Owen Sheppard goes by the artistic name of Castro. Most of you reading this probably know him best for his Enchufada release, Toot Toot.

He has since released two more tunes, an original called Mama Mango, and most recently, a bootleg of Stylo G’s Badd. Both are groovy, funky, very danceable, and fresh. Judge for yourself:


I’ve also taken the opportunity to ask Castro a few questions: (F is me and C is Castro):

F: Where did the name Castro come from?

C: The name itself was something I had lying around from years ago. I had wanted to use it for an old project that never got off the ground. So when I decided to just start producing for myself full time, it was the most obvious choice. Back then the only reason I thought of it was just because it had a nice ring to it.

It kind of rolls off the tongue and it’s pretty easy to remember. Although I guess the reason I know the word in the first place is from the infamous Fidel.

F: When did you first got interested in music?

C: I come from a very rich musical background. Both my parents are music teachers and my brother is a Double Bass player. The list goes, everyone in my family is a musician but more on the classical side. I played Cello when i was younger and have played a lot of orchestral percussion and drum kit for swing bands and jazz groups. I guess the point where it really took a hold of me was when I first started playing drum kit, which would have been around the age of 10, can’t remember exactly how old I was. The first songs I wrote were for rock bands.

F: When did you decide to start producing music? How much did your background in music help you?

C: Well, like I said I started out writing for the bands I was a part of. I’ve been in musical outfits of all shapes and sizes from death metal to pop rock. Writing just came naturally to me. My interested in electronic music started when I started gigging as a night club percussionist. Until then I really didn’t even know what ‘House’ was, let alone ‘Tropical Bass’. Slowly and surely that love for electronic beats grew and just over a year ago I started making my own tracks.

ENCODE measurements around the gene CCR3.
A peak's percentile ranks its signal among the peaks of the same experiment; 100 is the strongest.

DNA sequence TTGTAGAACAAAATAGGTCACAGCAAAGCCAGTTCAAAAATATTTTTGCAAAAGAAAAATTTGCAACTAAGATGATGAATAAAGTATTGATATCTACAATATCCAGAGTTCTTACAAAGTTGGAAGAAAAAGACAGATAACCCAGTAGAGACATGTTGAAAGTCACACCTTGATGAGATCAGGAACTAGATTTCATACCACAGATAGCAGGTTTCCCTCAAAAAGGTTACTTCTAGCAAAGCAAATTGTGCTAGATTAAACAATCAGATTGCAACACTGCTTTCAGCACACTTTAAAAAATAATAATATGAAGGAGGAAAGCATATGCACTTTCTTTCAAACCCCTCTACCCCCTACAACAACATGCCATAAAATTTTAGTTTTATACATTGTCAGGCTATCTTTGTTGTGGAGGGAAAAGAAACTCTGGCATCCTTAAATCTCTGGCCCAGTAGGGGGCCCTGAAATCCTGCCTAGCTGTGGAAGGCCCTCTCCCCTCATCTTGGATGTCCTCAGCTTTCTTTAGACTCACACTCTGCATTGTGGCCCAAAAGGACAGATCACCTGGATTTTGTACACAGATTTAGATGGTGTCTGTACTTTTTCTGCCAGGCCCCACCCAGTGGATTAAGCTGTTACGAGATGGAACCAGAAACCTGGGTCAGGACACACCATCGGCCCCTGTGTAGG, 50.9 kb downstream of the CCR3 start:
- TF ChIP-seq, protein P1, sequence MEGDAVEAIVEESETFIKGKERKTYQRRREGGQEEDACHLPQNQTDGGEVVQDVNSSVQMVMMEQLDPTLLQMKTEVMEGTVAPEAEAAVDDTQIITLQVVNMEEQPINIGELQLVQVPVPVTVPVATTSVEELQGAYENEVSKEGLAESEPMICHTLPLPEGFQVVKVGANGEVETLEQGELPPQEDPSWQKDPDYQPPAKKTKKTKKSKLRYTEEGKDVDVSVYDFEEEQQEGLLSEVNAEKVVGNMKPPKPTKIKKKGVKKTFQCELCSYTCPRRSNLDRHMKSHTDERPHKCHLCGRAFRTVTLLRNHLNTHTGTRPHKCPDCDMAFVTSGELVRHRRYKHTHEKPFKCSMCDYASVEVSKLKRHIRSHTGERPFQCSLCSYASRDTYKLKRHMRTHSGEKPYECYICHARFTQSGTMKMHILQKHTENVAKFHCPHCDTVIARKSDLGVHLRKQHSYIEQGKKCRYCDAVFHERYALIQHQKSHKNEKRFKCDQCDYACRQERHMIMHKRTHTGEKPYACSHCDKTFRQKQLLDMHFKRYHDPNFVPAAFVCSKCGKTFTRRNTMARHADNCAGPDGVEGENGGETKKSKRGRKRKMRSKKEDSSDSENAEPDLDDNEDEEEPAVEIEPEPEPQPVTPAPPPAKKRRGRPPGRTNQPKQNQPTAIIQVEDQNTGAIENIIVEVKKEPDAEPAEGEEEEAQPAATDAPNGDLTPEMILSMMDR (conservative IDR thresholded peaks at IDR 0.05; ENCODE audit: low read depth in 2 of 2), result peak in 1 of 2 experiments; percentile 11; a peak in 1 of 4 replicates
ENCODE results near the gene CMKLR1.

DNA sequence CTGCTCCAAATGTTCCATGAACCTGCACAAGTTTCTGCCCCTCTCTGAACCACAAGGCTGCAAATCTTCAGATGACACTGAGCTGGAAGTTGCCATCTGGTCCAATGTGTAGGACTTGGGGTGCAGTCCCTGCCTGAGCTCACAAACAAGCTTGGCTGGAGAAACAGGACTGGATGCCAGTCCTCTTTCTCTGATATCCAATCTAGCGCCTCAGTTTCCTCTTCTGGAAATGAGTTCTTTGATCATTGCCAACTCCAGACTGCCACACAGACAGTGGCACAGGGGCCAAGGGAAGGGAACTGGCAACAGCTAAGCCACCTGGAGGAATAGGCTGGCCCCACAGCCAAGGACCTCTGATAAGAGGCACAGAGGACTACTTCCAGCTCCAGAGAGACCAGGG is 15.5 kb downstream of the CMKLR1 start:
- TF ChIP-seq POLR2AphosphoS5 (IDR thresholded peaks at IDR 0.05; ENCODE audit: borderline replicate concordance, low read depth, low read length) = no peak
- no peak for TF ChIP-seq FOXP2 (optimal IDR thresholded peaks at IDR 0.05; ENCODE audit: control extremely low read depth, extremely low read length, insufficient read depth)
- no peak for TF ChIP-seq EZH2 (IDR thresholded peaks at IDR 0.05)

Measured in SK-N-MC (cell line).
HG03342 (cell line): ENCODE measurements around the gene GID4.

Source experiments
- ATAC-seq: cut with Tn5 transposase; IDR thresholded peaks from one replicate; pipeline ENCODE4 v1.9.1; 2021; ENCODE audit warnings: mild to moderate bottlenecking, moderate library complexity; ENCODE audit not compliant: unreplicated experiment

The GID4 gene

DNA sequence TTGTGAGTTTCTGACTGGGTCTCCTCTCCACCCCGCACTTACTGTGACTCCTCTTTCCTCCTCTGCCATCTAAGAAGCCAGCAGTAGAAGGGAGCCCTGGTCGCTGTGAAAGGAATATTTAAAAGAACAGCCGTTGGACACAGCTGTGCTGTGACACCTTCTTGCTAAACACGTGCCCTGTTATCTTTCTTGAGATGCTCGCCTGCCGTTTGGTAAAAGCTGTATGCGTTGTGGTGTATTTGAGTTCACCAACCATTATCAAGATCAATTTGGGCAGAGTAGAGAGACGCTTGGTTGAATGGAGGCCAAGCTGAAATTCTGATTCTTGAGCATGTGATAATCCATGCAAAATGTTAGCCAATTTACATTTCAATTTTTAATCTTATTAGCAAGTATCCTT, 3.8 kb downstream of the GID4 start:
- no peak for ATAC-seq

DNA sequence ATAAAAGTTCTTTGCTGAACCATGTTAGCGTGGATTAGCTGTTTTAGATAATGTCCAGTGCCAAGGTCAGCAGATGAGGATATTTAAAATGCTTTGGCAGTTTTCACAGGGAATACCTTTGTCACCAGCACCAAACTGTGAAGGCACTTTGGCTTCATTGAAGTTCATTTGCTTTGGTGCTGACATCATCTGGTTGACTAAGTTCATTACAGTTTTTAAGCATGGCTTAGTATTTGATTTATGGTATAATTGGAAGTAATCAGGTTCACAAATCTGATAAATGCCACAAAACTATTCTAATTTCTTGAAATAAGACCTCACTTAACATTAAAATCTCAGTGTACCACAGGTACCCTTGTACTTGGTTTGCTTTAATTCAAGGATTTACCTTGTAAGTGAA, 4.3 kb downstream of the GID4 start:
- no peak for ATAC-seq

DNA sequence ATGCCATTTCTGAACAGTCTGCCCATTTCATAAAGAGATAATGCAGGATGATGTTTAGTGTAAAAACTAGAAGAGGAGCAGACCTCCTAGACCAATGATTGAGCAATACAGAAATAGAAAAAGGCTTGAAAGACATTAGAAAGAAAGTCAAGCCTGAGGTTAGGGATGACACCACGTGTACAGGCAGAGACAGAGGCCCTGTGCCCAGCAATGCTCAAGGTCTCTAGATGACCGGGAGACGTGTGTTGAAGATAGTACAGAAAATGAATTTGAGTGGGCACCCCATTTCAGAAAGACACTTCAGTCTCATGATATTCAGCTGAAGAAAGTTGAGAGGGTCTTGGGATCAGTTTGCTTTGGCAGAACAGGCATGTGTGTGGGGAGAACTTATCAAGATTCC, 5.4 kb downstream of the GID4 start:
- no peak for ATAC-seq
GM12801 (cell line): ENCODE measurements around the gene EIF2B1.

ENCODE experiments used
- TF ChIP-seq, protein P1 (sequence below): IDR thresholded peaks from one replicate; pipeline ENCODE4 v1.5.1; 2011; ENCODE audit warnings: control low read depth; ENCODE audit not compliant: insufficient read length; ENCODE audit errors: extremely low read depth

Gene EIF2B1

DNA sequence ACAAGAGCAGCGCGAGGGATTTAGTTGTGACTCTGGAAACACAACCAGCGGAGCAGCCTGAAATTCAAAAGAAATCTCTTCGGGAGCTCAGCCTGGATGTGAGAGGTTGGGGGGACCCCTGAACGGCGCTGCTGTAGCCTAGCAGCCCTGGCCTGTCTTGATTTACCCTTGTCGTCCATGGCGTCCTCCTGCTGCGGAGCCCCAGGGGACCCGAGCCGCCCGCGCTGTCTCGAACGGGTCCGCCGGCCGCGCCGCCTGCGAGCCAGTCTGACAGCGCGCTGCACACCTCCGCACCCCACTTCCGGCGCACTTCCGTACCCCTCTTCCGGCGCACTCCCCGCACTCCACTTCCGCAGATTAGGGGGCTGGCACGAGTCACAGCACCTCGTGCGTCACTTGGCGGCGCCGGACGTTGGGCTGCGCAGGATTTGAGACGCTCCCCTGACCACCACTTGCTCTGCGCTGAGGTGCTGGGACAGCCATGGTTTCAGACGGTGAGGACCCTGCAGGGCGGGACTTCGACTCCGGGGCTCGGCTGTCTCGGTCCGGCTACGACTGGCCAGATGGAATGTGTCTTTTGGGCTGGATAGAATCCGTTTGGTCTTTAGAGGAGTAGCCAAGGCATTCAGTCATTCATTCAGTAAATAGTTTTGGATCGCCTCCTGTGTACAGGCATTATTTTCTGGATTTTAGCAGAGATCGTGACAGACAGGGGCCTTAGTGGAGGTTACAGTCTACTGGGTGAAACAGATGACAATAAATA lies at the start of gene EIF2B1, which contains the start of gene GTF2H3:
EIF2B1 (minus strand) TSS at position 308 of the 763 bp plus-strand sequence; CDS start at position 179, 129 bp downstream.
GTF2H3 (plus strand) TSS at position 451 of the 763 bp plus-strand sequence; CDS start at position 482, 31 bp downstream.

My background in classical training can both help and hinder me at times. It’s great because I don’t have to spend all my time trying to figure out what key a song is in or how to make a beat “swing”. I just naturally feel all that and I’ve got the theory to back it up. However, the best club music has this beautiful naivety to it, where even a simple repetitive bass line can make a room full of people bounce. The most important part about making a track, for me, is when I take away all the over eccentric “musical” ideas at the end in order to get to the fundamentals of the idea.

F: What are your goals as a musician?

C: Basically, until about 6 months ago I was happy just gigging around the clubs as a percussionist and doing my thing with ‘Yacht Club’ (the outfit I play most of my live shows with). However, it came to the point where I felt like I’d taken that as far as I could go and in order to push everything further I needed to move forward as a producer. I’m still happily gigging, severally times a week but I just constantly have this itch to be writing fresh material.

So with a view to the future, I want to be travelling, DJing and producing music for a living (the big three…). On top of that I’d like to be able to bring the two sides of what I offer (live percussion and electronic production) in to one big performance. The reason for that, is I think people who pay money to see electronic artists deserve more bang for their buck than just a producer mixing tracks in to one another. You can do that with automated software these days… think bigger.

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